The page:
Rheumatoid arthritis (RA) can affect anyone, including young women. In fact, it is more common in women than men. Even some studies suggest that the disease is also often more difficult to treat and more severe in women. Early prompt treatment is important to control the disease and prevent its serious complications. What are the symptoms?
Although RA is not as common as osteoarthritis (the most common form of arthritis), it affects about 1.5 million people in the U.S – according to NIAMs (the National Institute of Arthritis and Musculoskeletal and Skin Diseases).
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It can affect people of all ethnic and racial groups. But interestingly, again women have a higher-than-normal risk. Even the risk of developing the disease is 2-3 times higher among women, why?
This issue is not fully understood yet, but there are some possible reasons. It’s thought that environmental factors (such as smoking) and genetics might have a role, according to CDC. Furthermore, the fluctuation of certain female hormones also takes attention.
Estrogen that fluctuates over time, for example, is being investigated in some studies to see whether or not there is any correlation. In fact, RA is also quite common in women of childbearing age (between 25 and 45 years old).
The bad news, RA in women is more difficult to treat. For example, they are less likely to have remission even though if they get prompt treatment.
Women also tend to have greater disease severity. According to a research in 2012, conducted by the Arthritis Care and Research, the disease was more severe in women. This research involved 10,299 patients – and 7,893 of them women.
On the other hand, men are more likely to have remission earlier, especially if they get early prompt treatment. And RA also tends to cause fewer and mild symptoms in men, even if they have the same level of the disease as women.
It seems that the disease is not only more common in women, but also it acts in different ways for each gender.
RA is an autoimmune disease, a condition of when the body immune system attacks its own healthy tissue. The abnormality of this immune system is systemic. Still, RA primarily affects the joint – that’s why it’s called arthritis. But it can also cause problem in other parts of the body (including those that have nothing to do with the joint).
However, having RA is not the end of everything. Again it is treatable and controllable, even though it’s not easy to cope with.
Although RA is often diagnosed later in life, this doesn’t mean that there is no risk for young women. Even if compared to men, the disease is more likely to strike women at a younger age.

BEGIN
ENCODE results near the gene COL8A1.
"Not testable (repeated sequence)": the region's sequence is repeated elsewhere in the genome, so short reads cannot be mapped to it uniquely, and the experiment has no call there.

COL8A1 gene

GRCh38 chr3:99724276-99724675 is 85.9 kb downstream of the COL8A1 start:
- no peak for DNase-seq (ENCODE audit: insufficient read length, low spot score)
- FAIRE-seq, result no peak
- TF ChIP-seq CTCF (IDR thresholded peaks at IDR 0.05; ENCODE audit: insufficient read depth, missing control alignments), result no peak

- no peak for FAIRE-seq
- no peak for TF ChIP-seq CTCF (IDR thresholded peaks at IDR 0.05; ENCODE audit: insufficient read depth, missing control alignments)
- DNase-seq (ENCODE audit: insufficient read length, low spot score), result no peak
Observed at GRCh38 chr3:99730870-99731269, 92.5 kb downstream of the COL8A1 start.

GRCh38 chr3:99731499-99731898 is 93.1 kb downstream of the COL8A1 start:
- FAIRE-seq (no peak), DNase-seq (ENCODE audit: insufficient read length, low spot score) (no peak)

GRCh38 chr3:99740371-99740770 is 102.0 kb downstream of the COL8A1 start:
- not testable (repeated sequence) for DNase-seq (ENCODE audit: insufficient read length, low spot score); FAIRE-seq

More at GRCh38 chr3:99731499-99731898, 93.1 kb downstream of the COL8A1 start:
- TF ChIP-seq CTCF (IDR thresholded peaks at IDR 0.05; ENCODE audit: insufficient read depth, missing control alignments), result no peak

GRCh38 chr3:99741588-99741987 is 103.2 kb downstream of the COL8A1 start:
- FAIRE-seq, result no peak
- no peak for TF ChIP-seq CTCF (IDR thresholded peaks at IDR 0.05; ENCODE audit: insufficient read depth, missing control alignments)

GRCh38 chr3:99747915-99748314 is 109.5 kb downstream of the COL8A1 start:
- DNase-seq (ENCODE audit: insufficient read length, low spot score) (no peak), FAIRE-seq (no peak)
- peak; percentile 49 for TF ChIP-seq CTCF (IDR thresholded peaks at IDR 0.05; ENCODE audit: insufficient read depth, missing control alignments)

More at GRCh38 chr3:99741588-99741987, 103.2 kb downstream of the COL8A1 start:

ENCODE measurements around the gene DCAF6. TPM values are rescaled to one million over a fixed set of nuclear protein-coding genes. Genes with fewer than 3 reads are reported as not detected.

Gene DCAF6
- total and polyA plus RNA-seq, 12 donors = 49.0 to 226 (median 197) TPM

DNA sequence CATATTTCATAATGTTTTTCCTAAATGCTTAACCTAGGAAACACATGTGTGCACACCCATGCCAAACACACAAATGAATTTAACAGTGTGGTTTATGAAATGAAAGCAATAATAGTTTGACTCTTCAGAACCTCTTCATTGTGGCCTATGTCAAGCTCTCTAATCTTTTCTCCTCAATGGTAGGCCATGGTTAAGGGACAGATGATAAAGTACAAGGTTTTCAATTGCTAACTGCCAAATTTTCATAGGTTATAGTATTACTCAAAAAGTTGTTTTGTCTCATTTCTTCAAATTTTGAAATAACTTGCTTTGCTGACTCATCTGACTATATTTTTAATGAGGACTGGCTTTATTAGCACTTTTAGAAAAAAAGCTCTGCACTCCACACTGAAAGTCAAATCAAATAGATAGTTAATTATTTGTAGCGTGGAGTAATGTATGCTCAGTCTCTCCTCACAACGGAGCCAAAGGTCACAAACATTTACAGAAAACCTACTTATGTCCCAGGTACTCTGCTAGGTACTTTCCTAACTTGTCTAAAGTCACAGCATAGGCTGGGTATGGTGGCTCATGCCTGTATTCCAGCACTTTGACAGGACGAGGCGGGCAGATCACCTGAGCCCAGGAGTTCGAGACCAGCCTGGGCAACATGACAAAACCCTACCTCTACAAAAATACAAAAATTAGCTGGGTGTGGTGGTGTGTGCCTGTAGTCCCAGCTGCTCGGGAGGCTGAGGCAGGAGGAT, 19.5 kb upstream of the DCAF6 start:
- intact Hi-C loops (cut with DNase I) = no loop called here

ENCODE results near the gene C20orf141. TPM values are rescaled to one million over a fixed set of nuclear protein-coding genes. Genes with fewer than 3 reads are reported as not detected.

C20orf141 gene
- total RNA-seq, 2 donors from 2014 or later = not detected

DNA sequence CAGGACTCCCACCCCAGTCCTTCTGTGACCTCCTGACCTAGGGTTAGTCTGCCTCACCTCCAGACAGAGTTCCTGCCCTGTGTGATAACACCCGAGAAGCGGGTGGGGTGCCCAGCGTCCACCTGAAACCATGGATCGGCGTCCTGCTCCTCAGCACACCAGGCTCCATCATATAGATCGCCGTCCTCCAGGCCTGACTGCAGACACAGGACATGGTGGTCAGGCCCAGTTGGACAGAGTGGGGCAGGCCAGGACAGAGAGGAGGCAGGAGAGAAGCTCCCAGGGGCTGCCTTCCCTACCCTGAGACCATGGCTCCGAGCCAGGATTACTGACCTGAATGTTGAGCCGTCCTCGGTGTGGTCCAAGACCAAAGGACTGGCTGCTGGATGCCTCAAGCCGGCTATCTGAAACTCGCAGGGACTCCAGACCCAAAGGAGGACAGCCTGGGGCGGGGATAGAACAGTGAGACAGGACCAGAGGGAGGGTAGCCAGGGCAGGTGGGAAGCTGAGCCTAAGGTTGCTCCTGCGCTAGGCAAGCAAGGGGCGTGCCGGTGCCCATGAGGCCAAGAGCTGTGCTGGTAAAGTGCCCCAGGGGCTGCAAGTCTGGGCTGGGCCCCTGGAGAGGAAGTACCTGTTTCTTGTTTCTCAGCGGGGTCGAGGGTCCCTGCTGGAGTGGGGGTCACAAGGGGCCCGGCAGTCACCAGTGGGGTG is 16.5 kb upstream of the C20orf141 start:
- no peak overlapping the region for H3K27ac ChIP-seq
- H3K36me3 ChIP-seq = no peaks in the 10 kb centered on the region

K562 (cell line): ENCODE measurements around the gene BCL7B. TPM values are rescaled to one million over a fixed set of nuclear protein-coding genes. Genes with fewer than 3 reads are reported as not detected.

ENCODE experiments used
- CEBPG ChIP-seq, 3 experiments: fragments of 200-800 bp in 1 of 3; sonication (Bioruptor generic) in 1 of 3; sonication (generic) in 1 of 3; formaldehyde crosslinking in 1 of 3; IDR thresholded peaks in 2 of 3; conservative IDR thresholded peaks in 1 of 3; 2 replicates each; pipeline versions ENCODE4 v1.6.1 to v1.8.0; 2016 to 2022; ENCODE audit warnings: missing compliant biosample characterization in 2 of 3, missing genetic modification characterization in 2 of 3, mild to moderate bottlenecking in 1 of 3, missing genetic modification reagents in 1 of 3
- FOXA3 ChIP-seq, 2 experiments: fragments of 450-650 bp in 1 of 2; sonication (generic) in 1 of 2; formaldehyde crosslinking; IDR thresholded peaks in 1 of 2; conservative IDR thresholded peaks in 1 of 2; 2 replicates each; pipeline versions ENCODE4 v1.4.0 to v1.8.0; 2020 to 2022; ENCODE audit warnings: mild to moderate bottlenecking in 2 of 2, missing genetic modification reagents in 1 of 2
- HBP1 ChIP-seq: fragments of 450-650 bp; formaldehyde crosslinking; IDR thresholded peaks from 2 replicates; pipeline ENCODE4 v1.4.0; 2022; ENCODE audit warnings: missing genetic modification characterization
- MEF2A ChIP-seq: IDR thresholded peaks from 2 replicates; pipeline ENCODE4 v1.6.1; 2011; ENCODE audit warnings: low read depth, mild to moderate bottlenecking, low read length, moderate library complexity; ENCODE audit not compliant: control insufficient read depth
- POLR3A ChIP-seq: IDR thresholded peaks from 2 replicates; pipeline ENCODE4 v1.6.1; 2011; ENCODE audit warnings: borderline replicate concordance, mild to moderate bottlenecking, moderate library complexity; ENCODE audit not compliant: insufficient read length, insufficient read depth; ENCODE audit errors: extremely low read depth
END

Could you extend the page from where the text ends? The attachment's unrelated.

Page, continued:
For anyone with this chronic inflammatory arthritis, including young women, the key is to take the treatment promptly. Early stage of the disease is much easier to handle, and the complications can be optimally prevented. But it’s more difficult to treat if it has become advanced and caused its complications, leading to poor prognosis and life expectancy.
RA complications can range from mild to serious. The main ones are as follows:
- Complications associated with joint structures. RA can lead to problems of joint and bone health such as joint damage and osteoporosis.
- Complications in non-joint structures. The effect of RA is systemic, it can cause problems in other many parts of the body such as heart disease, anemia, skin problem, Sjogren’s syndrome, lung disease (rheumatoid lung for example), and even increased risk of lymphoma (a group of cancers that form in the lymph system).
- RA can also cause lifestyle disruption such as disability and sleep problem – as well as psychological problems such as depression, anxiety, and loss of self-esteem.
Early treatment can significantly improve the prognosis of the disease! But it’s not always easy to diagnose the disease early. In fact, there are also other medical conditions that can resemble RA, such as:
- Other types of arthritis like osteoarthritis, gout, and psoriatic arthritis.
- Fibromyalgia. It is a disorder in which the way of how the brain processes the pain signals goes awry, causing widespread musculoskeletal pain. The bad news, some young women with RA may also experience fibromyalgia.
- Lyme disease, an infectious disease caused by certain bacteria. It can cause symptoms that mimic RA such as joint pain.
- Lupus, another inflammatory disease caused by the abnormality of immune system. It is not always easy to diagnose since it often comes with symptoms similar to other conditions. The most classic symptom is a facial rash that looks like the wings of a butterfly, but it doesn’t appear in all cases.
- Other ailments that mimic RA include vasculitis (inflammation of blood vessels), joint with torn cartilage, certain viral diseases, and polymyalgia rheumatic (an inflammatory condition that causes muscle stiffness and pain).
The symptoms of RA in young women may vary. But the main ones are as follows: